Forget personal bests, stopwatches and numbers on the scales. More and more people are taking up running to enjoy time in nature, chatting with friends and stress reduction
Running is a sport governed by the clock. The four-minute mile. The two-hour marathon. The 10-second 100m. Recreational runners – a country mile away from breaking these barriers – still chase times, pore over “splits” (minutes a mile or kilometre) and obsess over shaving minutes, or seconds, from their personal bests.
But change is afoot. Away from the business end of the sport, where records continue to tumble, running’s vital statistics are getting slower. Between 1986 and 2018, the average finish time for a 10km race slipped by about 12 minutes and for a marathon, by 39 minutes.
The biggest factor in the slowdown is that running has become a broader church. A glance at any start line confirms that there are runners of all ages, abilities, shapes and sizes, a far cry from when I started out, more than 30 years ago, when race participants were uniformly skinny, swift, club-vested – and mostly male.
Martinus Evans, 36, is the proud owner of eight marathon medals. His running journey began 11 years ago, when his doctor told him: “Mr Evans, you’re fat. You have two options: lose weight or die.” At the time he weighed 21st 7lb (136kg). Evans announced he would run a marathon, much to the doctor’s derision. But he went on to do exactly that and has since completed more than 100 other races. “Running has nothing to do with a number on a scale or a time on a stopwatch,” he says.
Evans set up, and is now in charge of the Slow AF Run Club, a virtual club with more than 10,000 members, and his book of the same name came out last month. “My message is that running is for anyone and that you can do it in the body you have right now,” he says.
Evans’s experiences in past events – being called “fat and slow” by the driver of the “sweeper vehicle” that brings up the rear, getting lost because route signage had been taken down and crossing finish lines to find no medals or water left – might suggest that not everyone agrees. However, he believes the outlook for non-traditional runners is improving. “One race director said that after he read my story, he started to offer finisher T-shirts up to size 3XL,” he says.
In 2020, after consultation with slower runners who had reported negative experiences at the previous year’s event, the London Marathon launched its “back-of-the-pack” initiative. The finish line on the Mall now remains open until 7.30pm, with 50 “tailwalkers” starting at the back of the final wave on all three starts and moving at eight-hour marathon pace (18 minutes and 18 seconds a mile). A tailwalker will drop back to support any runner struggling to maintain that pace, moving on to the pavement with them and accompanying them to the finish line. “Drinks stations and timing mats remain in place until all tailwalkers have passed,” says Lianne Hogan, the event’s communications manager.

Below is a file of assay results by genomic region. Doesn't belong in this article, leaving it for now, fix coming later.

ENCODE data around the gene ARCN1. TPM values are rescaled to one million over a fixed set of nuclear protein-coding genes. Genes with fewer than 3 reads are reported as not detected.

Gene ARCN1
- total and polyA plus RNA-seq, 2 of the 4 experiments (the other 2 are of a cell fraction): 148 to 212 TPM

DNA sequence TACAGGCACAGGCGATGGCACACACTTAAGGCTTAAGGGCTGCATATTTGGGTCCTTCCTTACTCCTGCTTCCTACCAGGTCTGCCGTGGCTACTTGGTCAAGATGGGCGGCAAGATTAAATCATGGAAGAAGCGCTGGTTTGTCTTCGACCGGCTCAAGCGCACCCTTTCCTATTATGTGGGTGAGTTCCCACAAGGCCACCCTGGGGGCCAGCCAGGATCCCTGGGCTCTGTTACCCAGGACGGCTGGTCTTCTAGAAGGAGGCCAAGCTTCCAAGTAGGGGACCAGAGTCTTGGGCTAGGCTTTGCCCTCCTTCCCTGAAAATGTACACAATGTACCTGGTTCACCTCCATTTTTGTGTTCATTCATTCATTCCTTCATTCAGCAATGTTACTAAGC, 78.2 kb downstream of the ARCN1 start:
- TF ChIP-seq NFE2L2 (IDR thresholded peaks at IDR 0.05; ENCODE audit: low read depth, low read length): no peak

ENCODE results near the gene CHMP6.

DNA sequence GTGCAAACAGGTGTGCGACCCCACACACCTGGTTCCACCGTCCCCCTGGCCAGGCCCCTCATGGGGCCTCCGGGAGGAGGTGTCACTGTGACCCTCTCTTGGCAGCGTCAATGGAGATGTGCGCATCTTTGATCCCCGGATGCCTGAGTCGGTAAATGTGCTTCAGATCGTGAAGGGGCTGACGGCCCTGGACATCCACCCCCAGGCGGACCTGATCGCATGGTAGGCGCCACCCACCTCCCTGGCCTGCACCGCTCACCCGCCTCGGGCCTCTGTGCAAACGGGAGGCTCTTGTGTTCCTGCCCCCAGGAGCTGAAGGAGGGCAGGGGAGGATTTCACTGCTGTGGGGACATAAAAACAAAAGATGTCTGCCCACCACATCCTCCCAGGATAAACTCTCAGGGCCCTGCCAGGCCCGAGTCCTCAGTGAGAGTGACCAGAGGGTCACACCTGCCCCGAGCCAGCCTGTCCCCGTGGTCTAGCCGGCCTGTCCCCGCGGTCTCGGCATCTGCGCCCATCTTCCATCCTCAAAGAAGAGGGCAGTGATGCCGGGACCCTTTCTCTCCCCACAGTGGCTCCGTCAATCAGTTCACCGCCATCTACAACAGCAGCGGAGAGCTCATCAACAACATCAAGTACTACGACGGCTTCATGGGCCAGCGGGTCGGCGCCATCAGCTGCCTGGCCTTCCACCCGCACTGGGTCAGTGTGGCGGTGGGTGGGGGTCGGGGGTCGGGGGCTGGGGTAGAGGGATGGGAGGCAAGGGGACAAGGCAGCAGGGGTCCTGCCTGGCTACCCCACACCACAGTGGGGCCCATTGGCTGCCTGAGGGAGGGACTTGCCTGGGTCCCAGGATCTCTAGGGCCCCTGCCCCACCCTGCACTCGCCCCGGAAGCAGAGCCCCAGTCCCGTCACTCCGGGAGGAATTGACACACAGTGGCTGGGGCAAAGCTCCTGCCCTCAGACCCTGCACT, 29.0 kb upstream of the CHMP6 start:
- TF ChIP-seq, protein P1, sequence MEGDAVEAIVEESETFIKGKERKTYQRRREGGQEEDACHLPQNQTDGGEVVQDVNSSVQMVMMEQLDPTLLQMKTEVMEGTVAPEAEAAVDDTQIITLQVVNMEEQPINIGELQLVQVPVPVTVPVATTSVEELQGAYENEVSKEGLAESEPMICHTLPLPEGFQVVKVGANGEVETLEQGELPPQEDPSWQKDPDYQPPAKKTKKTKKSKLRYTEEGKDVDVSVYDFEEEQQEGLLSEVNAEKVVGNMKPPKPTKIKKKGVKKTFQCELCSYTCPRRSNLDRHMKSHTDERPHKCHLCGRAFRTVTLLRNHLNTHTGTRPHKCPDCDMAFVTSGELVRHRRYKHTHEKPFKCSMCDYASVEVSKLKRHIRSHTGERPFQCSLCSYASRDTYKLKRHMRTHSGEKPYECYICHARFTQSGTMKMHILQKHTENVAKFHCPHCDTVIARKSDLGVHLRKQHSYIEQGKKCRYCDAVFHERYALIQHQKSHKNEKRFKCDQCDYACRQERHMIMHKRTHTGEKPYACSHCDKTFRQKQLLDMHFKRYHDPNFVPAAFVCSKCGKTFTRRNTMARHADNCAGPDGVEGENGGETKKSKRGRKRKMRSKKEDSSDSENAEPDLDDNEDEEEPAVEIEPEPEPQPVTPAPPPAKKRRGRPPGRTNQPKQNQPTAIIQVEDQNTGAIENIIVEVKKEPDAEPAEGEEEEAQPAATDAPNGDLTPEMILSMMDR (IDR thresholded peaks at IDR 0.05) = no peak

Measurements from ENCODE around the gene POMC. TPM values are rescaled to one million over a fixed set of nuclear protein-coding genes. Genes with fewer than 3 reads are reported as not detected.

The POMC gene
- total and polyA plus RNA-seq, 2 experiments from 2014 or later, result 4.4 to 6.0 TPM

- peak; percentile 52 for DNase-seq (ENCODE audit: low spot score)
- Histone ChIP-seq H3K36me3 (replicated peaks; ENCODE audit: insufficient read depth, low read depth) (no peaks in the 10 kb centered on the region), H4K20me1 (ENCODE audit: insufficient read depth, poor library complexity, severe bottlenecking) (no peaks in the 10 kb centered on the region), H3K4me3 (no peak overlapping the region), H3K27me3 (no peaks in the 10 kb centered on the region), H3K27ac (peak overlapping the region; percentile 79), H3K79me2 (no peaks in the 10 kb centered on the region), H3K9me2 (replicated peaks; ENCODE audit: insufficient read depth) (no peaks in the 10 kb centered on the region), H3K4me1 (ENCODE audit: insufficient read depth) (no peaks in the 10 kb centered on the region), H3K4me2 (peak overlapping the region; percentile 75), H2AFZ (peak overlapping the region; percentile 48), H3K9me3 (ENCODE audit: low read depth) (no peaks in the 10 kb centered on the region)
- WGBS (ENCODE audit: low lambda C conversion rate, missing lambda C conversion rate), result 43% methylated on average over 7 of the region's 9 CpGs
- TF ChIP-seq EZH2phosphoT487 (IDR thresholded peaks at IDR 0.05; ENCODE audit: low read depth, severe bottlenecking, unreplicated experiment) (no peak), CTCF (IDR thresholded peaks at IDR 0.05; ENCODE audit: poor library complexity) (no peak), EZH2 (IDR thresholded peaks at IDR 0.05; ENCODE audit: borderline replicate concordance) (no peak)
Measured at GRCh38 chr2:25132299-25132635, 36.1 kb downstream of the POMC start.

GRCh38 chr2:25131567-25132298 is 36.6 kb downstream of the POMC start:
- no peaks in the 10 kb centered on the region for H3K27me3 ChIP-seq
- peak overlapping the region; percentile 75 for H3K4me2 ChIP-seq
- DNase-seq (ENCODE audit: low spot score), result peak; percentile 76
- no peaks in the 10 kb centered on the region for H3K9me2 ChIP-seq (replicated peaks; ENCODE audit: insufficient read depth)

Even after the official finish line closes, an alternative one in St James’s Park is open for those coming in later than 7.30pm. “All participants who finish on marathon day and have not left the course at any point will get a medal,” says Hogan.
Lisa Jackson, a member of the 100 Marathon Club and author of Your Pace or Mine? welcomes the move. “I think races should extend their cutoffs if they can. Why exclude anyone?”
Jackson describes herself as “born genetically slow”, and has finished last in 20 of her 110 marathons. “My attitude to racing is that it is about the time you have, not the time you do,” she says. “I’m a driven person, but not time-focused at all. I don’t want to be looking at my watch all the time. What’s important to me is the connections I make with others. I love talking to people, and the people at the back of the pack talk more.”
Jackson’s disregard for speed is music to the ears of Bethan Taylor-Swaine, who is researching problems around inclusivity in running for her PhD. “We need to move away from pace as the sole marker of success and find other ways of interpreting or rating running experiences,” she says. “I’ve no problem with people chasing times, but let’s also talk about what else we value about running.”